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Cell Rep. 2016 Mar 1;14(8):1829-40. doi: 10.1016/j.celrep.2016.01.060. Epub 2016 Feb 18.

The Spindle Assembly Checkpoint Is Not Essential for Viability of Human Cells with Genetically Lowered APC/C Activity.

Author information

1
Proteomics Program, the Novo Nordisk Foundation Center for Protein Research, Faculty of Health and Medical Sciences, University of Copenhagen, Blegdamsvej 3B, 2200 Copenhagen, Denmark.
2
Protein Signaling Program, the Novo Nordisk Foundation Center for Protein Research, Faculty of Health and Medical Sciences, University of Copenhagen, Blegdamsvej 3B, 2200 Copenhagen, Denmark.
3
Protein Signaling Program, the Novo Nordisk Foundation Center for Protein Research, Faculty of Health and Medical Sciences, University of Copenhagen, Blegdamsvej 3B, 2200 Copenhagen, Denmark. Electronic address: jakob.nilsson@cpr.ku.dk.
4
Proteomics Program, the Novo Nordisk Foundation Center for Protein Research, Faculty of Health and Medical Sciences, University of Copenhagen, Blegdamsvej 3B, 2200 Copenhagen, Denmark. Electronic address: chuna.choudhary@cpr.ku.dk.

Abstract

The anaphase-promoting complex/cyclosome (APC/C) and the spindle assembly checkpoint (SAC), which inhibits the APC/C, are essential determinants of mitotic timing and faithful division of genetic material. Activation of the APC/C is known to depend on two APC/C-interacting E2 ubiquitin-conjugating enzymes-UBE2C and UBE2S. We show that APC/C activity in human cells is tuned by the combinatorial use of three E2s, namely UBE2C, UBE2S, and UBE2D. Genetic deletion of UBE2C and UBE2S, individually or in combination, leads to discriminative reduction in APC/C function and sensitizes cells to UBE2D depletion. Reduction of APC/C activity results in loss of switch-like metaphase-to-anaphase transition and, strikingly, renders cells insensitive to chemical inhibition of MPS1 and genetic ablation of MAD2, both of which are essential for the SAC. These results provide insights into the regulation of APC/C activity and demonstrate that the essentiality of the SAC is imposed by the strength of the APC/C.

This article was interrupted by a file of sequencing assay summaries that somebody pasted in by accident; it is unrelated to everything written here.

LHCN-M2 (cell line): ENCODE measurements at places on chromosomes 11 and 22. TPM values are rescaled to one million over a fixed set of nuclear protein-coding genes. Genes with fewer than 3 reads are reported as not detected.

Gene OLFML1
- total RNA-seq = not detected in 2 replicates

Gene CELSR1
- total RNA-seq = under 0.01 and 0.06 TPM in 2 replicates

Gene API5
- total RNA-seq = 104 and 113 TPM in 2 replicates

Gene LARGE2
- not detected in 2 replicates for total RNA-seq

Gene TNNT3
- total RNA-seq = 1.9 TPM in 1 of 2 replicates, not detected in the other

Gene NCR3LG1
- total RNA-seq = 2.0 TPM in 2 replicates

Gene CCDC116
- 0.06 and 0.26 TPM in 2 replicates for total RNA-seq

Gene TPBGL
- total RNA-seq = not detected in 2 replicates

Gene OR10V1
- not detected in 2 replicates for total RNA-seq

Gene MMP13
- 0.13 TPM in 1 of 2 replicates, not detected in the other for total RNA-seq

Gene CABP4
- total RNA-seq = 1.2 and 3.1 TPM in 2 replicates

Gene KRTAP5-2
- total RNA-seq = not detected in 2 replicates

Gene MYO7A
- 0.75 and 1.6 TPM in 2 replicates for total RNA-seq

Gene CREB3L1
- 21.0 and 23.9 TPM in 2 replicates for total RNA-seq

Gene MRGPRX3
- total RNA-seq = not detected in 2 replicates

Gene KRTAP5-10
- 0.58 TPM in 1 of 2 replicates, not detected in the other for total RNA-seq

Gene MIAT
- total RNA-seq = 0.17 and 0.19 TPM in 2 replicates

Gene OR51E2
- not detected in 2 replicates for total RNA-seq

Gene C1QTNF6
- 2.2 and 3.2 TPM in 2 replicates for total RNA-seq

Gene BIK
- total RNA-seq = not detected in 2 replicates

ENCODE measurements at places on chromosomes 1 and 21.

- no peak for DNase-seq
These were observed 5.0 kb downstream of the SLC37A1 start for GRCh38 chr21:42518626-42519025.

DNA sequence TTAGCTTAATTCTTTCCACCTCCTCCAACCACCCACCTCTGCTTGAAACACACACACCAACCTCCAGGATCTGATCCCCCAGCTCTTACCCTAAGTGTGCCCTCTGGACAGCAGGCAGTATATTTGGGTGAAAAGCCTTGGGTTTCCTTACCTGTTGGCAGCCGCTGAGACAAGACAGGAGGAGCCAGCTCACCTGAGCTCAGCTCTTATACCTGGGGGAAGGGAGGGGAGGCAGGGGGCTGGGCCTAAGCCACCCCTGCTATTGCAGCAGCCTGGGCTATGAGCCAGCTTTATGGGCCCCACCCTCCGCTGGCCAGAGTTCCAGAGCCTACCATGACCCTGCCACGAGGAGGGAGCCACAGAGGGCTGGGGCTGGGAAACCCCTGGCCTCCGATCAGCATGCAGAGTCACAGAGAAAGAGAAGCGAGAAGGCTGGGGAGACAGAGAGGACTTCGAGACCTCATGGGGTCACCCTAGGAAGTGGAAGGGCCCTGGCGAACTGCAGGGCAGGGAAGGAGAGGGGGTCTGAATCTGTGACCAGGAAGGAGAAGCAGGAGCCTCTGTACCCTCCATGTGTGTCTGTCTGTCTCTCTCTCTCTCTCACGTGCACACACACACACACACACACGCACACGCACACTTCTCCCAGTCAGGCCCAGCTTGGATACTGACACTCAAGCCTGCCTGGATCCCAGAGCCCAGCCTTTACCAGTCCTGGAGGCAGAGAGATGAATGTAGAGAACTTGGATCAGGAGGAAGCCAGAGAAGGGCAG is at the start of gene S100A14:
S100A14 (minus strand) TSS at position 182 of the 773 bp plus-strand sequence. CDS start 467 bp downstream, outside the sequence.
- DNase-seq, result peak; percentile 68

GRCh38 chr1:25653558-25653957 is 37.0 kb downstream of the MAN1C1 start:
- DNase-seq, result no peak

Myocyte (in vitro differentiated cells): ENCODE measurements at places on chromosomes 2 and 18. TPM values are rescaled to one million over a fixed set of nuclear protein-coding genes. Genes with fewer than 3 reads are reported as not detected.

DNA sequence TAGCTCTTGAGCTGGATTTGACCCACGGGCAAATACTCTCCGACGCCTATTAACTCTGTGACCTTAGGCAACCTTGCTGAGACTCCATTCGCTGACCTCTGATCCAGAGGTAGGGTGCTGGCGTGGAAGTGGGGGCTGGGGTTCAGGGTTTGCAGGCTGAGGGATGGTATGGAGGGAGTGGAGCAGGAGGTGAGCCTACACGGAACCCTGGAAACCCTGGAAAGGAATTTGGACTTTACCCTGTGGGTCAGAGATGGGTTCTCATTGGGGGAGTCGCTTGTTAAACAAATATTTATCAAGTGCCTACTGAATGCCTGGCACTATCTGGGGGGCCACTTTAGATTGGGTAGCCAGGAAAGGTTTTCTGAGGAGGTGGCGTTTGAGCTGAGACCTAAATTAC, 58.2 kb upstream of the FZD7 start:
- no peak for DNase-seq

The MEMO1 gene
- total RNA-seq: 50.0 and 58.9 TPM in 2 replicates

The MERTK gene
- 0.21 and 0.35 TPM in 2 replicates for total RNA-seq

PMID:
26904940
PMCID:
PMC4785794
DOI:
10.1016/j.celrep.2016.01.060
[Indexed for MEDLINE]
Free PMC Article

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